Friday, December 13, 2013

From My Cartoon Collection and Ice Update

It can still happen ;)

Ice is still on the farm, one week later...

Some icicles actually reached the ground before they fell off.

Stay safe and warm,

Saturday, December 7, 2013

We Still Have Ice and Snow

Although the sun did shine this morning, I never did see the temperature above 32* so not much melting took place.  We were hoping a lot of this would melt today since more snow and ice is predicted for tonight and tomorrow.  With this much ice, plus the snow, on the roof of the chicken houses, there's a lot of weight bearing down on them.  Too much weight and the roof could collapse ~ oh my!  What a mess that would be!  It's always on our minds when we have a lot of ice and snow.  The farmer told me if I hear things beginning to crack when I'm inside there, to run to the wall.

The storm caught me without any food for the bird feeder, so I put some of my pecan shells on the front porch for them to pick out the little bits of nuts left in the shells.  They were so cute, darting here and there, eating.  Today I saw two of them having a fuss and I could hear them having a disagreement over the nuts.  Precious little creations...


Thursday, December 5, 2013

Ice and Snow Storm?? with Update

Thursday night:

We've had rain off and on all day but so far no problems with ice or snow.  However, that may change as the temperatures are just below 32* right now at 9:30 p.m.  We have a generator for the chicken houses so they'll have heat and exhaust fans should the power go off.  The farmer could quickly get it tied into the dwelling house if needed.  We have a wood burning furnace, but it requires electricity to run the fan, and a small gas heater in one room so we can stay fairly warm. 

Today I made vegetable/beef soup, always good eating on a cold day.  Also I finished two embroidery projects that have been around for ages, and read a few chapters in my daughter's newly released book, His Promise True, which, by the way, can be found on Amazon.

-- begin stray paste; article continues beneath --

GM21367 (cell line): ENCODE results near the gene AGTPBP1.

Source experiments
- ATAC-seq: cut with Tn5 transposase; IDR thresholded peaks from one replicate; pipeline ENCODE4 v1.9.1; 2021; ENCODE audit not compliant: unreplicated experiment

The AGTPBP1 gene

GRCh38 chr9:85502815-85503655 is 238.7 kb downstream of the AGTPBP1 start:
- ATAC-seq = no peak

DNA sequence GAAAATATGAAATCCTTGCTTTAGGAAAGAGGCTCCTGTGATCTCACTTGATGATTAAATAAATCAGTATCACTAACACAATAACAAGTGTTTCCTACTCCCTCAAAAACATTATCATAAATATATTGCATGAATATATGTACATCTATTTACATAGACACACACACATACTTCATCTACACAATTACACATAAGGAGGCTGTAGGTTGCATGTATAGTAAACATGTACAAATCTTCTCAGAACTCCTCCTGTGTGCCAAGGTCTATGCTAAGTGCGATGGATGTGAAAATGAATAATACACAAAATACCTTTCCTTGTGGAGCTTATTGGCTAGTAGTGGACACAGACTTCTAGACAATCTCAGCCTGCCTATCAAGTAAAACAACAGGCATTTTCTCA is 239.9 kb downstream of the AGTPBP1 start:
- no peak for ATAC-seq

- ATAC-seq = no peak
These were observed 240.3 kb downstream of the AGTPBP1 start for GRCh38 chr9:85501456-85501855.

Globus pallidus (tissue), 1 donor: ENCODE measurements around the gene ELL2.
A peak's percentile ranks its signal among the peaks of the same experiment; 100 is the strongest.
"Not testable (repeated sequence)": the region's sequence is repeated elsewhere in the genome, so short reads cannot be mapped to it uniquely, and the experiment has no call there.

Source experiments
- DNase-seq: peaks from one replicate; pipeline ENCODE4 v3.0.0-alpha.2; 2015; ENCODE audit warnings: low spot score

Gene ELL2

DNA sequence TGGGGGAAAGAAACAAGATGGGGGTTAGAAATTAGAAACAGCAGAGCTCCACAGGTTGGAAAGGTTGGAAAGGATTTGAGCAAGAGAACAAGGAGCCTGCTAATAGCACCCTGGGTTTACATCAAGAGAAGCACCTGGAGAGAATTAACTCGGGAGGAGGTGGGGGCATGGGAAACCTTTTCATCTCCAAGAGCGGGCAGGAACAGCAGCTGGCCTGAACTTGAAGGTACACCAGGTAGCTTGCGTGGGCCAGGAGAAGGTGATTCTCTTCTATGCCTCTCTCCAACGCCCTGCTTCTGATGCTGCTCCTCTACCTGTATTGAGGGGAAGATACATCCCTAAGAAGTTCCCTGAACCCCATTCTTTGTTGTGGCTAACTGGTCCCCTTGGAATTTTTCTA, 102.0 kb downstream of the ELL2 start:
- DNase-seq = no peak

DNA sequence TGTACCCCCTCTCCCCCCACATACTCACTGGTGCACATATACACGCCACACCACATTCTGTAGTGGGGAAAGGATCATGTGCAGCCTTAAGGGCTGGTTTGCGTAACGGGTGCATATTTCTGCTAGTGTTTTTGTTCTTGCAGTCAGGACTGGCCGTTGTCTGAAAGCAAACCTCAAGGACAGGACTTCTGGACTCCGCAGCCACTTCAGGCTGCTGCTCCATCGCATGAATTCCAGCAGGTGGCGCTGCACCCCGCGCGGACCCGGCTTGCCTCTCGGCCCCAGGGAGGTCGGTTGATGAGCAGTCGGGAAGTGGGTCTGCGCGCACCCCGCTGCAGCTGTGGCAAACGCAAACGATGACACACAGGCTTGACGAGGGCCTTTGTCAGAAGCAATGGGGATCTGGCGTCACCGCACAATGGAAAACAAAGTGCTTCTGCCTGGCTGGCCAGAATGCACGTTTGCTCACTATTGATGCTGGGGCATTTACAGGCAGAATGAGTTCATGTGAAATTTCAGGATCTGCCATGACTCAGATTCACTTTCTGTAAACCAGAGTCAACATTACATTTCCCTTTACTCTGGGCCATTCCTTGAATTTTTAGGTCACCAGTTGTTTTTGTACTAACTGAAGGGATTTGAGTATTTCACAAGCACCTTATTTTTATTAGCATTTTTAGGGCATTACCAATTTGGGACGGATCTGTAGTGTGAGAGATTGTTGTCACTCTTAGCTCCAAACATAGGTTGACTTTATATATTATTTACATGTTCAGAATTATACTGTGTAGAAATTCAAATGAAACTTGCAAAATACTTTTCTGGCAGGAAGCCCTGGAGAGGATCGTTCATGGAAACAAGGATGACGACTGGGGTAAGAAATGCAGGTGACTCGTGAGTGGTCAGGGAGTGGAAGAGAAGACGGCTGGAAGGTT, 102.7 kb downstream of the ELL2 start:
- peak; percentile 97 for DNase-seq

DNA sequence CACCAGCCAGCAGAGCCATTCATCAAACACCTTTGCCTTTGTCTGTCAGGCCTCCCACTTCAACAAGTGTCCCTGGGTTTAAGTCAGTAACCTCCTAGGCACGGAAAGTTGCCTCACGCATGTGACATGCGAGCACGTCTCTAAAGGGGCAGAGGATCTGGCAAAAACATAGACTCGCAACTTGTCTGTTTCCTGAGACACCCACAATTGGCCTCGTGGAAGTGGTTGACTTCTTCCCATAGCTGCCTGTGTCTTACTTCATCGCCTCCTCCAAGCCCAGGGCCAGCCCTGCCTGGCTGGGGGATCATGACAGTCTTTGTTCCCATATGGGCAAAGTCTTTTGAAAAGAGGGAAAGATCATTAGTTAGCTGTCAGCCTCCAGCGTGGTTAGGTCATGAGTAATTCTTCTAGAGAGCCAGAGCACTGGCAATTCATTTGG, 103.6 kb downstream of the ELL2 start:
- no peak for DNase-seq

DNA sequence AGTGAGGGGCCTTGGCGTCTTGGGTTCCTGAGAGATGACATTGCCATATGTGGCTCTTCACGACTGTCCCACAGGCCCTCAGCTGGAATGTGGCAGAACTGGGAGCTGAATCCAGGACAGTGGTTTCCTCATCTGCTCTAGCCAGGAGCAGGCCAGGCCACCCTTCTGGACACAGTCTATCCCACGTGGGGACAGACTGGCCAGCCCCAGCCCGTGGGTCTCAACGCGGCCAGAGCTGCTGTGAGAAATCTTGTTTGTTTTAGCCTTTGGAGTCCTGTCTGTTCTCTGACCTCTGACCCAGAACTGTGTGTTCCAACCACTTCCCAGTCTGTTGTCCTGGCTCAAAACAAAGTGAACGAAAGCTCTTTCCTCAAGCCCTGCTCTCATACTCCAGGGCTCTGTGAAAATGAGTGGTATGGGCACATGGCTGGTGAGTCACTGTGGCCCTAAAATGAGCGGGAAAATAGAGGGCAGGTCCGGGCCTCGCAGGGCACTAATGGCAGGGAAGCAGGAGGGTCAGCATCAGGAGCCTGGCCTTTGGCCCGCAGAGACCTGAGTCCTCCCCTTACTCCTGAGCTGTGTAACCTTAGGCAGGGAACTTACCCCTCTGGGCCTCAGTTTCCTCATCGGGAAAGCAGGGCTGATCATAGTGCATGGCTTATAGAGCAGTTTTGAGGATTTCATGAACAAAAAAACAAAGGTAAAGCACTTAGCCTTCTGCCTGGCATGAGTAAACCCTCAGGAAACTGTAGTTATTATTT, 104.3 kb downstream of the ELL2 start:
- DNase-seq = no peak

So for those of you who have wondered about us, everything is good so far; if ice covers everything, in the morning I'll have to watch my steps carefully when I go to the chicken houses; at least it's good and warm in there. 


Friday morning:
We got up this morning with everything covered in sleet and ice; around 7:30 it began to snow.  No power outage yet.  After the chicken work, the cattle had to be fed.  The farmer had set out bales yesterday.  He's feeding silage bales because the plastic comes off easier than the frozen net.

Every chain and latch on the gates were frozen.

I think untouched snow is beautiful, but it makes for so much more work, cold work.  The farmer kept telling me to "be careful" so I reminded him, "you're older than me".   It seems awfully early in the season for this type of weather in our area.  Hope it doesn't mean all of winter will be this way!

Sunday, December 1, 2013

December Apron

Did you think I could make twelve aprons in one year?  Here's the last one for this year, but there will probably be some show up now and then next year too, just because I love to make them.

Last summer, Carolyn (www.leeprairiedesigns.blogspot.com) sent one of her apron patterns to me.  Also included were three applique patterns for the apron(s).  I waited until I had ordered the perfect fabric from Connecting Threads to make this butcher style apron, then I chose to use the "Merry Christmas" applique.

It was such fun to make!  Thank you, Carolyn!  Isn't it nice when talented blogging friends share their patterns and ideas with us?  To see more of her work visit her blog; she makes sweet things!

Now, what to do in 2014....


Friday, November 29, 2013

In Years to Come...

when the grandchildren are grown, with children  of their own, and they gather for Thanksgiving, one will say, "Do you remember the Thanksgiving supper of 2013 when Mama Charlotte dropped the dish of potatoes into the oven?"  They'll chuckle fondly and one of the small ones will ask for the story, "Tell us about it!"